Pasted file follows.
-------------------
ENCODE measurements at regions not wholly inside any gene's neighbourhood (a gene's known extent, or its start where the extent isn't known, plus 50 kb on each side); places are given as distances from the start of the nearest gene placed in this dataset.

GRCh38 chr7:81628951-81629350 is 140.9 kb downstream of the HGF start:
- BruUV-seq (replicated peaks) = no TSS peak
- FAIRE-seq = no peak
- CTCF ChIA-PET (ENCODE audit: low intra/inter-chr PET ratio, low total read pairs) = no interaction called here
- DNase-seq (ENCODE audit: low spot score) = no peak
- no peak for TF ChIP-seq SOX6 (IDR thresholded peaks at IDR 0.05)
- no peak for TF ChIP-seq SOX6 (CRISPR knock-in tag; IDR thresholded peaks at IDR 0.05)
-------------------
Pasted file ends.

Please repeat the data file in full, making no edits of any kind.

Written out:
ENCODE measurements at regions not wholly inside any gene's neighbourhood (a gene's known extent, or its start where the extent isn't known, plus 50 kb on each side); places are given as distances from the start of the nearest gene placed in this dataset.

GRCh38 chr7:81628951-81629350 is 140.9 kb downstream of the HGF start:
- BruUV-seq (replicated peaks) = no TSS peak
- FAIRE-seq = no peak
- CTCF ChIA-PET (ENCODE audit: low intra/inter-chr PET ratio, low total read pairs) = no interaction called here
- DNase-seq (ENCODE audit: low spot score) = no peak
- no peak for TF ChIP-seq SOX6 (IDR thresholded peaks at IDR 0.05)
- no peak for TF ChIP-seq SOX6 (CRISPR knock-in tag; IDR thresholded peaks at IDR 0.05)